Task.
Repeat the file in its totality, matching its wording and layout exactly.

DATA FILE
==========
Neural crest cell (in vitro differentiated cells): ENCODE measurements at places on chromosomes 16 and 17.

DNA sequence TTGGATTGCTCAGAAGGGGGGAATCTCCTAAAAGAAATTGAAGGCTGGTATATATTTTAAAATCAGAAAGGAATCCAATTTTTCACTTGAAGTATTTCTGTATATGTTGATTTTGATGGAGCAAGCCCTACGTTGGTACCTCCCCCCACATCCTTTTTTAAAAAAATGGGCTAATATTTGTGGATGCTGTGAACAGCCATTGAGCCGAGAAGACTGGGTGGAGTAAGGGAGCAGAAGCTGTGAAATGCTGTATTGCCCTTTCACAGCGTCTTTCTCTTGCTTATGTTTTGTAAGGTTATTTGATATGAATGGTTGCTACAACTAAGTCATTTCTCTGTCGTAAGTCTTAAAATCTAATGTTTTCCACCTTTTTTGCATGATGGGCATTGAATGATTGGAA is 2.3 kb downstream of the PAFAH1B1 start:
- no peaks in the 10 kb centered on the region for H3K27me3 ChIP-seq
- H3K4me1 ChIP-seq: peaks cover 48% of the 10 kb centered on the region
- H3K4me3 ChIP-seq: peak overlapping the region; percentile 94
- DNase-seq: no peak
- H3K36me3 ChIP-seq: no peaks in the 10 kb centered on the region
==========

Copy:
Neural crest cell (in vitro differentiated cells): ENCODE measurements at places on chromosomes 16 and 17.

DNA sequence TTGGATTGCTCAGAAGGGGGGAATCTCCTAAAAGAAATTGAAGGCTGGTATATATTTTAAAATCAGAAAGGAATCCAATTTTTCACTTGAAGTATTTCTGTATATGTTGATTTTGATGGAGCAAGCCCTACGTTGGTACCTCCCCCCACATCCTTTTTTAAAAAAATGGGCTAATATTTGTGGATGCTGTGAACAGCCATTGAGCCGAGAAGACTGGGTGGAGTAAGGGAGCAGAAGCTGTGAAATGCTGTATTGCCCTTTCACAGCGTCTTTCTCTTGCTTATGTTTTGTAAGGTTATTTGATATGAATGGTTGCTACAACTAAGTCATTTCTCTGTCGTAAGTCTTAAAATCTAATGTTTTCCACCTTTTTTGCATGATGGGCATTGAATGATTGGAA is 2.3 kb downstream of the PAFAH1B1 start:
- no peaks in the 10 kb centered on the region for H3K27me3 ChIP-seq
- H3K4me1 ChIP-seq: peaks cover 48% of the 10 kb centered on the region
- H3K4me3 ChIP-seq: peak overlapping the region; percentile 94
- DNase-seq: no peak
- H3K36me3 ChIP-seq: no peaks in the 10 kb centered on the region